SL 814

I’m juggling three depressing, but important articles right now. (I have never worked on a project before where so many people end up crying on the phone with me.) I have to prepare a large shipment of books that are going to a library in a winery in Napa Valley. But I am about to walk away from the computer for a good long hike in the woods with the reward of pizza and wine at a restaurant afterwards. Yes, schools are closed here, but restaurants are open.

The NYT’s Best Books of 2020 list is here.

I’ve got to change my newsletter over to Substack. Right now, I’m using the Mailchimp platform, which isn’t the best platform for writers. Since Substack has a comment feature, I’m think about making it the permanent home of Apt. 11D. Bad idea? Opinions? Some people don’t like this newsletter movement, but it’s just another form of blogging.

On the tube: Finished The Crown. Watched King of Staten Island. Need something new. Hillbilly Elegy is getting back reviews from the woke twitter types, but my local friends are loving it. I might check it out. How can anything with Glenn Close be bad?

Reading: Nothing at the moment. Before I started this article, I was reading up famous disabled people from the past, like Laura Ingalls Wilder’s older sister who went blind. I read one romance novella, too. Once I get to the other end of the mess of interviews and notes, I’ll tackle something new.

Lots of food happening here.

32 thoughts on “SL 814

  1. Kitchen looks nice!

    Mailchimp just sounds dumber than substack, and substack seems to be doing very well right now.

    Maybe keep both your current blog platform and start a new substack one–if it’s not too much trouble? I feel like there are a lot of issues with platforms these days, so keeping multiple “addresses” is a good idea. (Case in point–can you believe that Caitlin Flanagan got put in twitter jail? I love twitter’s functionality, but twitter has the dumbest modding of any online entity I know.)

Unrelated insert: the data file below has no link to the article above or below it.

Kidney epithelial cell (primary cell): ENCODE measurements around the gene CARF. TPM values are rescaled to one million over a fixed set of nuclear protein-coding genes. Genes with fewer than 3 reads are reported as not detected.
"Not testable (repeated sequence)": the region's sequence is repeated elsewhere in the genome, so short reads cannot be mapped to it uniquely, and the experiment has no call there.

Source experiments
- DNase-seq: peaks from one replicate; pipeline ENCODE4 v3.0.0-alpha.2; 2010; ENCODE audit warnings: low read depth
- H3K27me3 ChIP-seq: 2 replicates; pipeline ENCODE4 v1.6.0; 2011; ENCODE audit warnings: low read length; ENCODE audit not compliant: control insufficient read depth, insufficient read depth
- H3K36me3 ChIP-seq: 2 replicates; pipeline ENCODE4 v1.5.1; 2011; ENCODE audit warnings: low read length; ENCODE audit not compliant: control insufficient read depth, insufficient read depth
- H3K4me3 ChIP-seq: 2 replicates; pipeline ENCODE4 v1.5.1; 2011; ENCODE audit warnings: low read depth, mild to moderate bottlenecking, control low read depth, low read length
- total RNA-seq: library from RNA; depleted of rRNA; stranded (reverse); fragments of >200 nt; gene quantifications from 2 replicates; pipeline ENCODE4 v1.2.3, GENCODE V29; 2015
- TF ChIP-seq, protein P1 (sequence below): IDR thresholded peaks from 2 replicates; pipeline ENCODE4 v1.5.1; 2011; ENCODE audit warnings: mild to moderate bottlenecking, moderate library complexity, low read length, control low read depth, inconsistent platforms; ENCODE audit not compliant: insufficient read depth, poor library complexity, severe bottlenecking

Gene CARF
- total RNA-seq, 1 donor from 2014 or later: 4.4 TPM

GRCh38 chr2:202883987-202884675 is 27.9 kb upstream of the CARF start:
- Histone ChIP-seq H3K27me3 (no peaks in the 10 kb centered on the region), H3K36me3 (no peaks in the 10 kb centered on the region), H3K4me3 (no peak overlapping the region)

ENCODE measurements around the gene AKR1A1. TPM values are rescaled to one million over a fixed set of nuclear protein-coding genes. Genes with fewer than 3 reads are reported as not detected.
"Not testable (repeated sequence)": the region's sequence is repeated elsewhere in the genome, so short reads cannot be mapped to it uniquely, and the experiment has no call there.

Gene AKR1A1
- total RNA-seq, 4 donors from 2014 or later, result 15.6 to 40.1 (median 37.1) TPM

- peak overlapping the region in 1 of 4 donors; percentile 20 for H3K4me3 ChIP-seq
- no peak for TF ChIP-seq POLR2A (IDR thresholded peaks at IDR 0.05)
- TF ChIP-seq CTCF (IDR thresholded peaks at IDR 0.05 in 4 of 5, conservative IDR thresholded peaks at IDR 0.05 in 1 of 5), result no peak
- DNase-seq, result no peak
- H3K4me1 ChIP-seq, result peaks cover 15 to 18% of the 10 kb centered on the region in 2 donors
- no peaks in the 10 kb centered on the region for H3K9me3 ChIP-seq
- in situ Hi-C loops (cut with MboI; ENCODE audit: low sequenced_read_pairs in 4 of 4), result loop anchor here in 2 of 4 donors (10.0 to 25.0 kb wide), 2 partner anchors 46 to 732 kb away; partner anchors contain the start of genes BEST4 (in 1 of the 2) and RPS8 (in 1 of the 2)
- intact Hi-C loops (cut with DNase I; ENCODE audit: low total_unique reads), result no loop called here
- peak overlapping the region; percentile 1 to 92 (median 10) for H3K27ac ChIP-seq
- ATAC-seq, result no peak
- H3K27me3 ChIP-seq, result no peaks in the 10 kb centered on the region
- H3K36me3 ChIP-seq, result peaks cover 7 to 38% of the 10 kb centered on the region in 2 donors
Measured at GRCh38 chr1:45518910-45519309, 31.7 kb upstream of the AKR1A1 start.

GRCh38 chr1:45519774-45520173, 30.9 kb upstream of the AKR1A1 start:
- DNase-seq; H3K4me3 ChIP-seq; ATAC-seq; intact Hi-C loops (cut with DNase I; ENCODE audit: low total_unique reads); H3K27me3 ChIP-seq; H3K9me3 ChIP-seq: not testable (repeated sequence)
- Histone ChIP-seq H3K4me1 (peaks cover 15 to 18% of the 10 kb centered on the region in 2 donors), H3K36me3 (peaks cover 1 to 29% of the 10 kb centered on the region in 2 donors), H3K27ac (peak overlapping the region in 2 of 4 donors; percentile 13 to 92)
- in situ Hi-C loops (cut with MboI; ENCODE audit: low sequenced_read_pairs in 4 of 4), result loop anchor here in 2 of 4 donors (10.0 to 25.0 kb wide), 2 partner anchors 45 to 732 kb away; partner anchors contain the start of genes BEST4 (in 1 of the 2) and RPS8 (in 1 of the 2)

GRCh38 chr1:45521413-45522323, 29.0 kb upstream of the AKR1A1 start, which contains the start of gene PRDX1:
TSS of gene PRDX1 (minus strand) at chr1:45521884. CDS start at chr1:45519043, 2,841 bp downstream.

1. Doug said, “I’m probably an outlier, but I am not a newsletter reader. They just sit there in the mailbox, unread.”

      I don’t think that’s outlier-ish at all.

      I’m signed up for The Dispatch (Jonah Goldberg and David French’s new outfit). I read Goldberg’s Wednesday and Friday G-Files pretty religiously, and I read or skim most of their Morning Dispatches over breakfast, as it’s a convenient news digest, but I definitely don’t read everything they send me and I don’t want more mass email.

      If I were to sign up for more newsletters, it would definitely be @politicalmath (the amateur COVID twitter guy who does a lot of in-depth pieces) and possibly jesse singal, as I often see that they’ve written stuff that I would like to read that is subscriber-only.


  2. Is a newsletter easier to monetize than a blog? Is that the main reason for switching? I don’t subscribe to any, partly because I don’t have an active paypal account or any other newfangled method of payment, and I don’t like having my credit card out there with every little business. I guess some of them are free but I’m tired of all the email anyway, and I assume some would share it and I’d get a lot more ad email.

    I can’t believe some states are allowing restaurants to be open with indoor seating. And why on earth risk going if they are? Our town has a massive project to support local ones by buying gift cards (there’s a whole FB page with 5000 members, and a town leader who runs gift card drawings), and we do takeout a lot. And a few are still doing outdoor seating when the weather is decent.


    1. I don’t really do this for the money. No, I thought that I would be able to reach a broader audience, if content just appeared in a mailbox, rather than having to go to a website to seek it out.


    2. My email is enough of a mess that the delivery of newsletters doesn’t make them accessible to me. I subscribe to yours & Emily Osters and I don’t see them. I might need to set up an email for subscribing to newsletters if that became the main mode.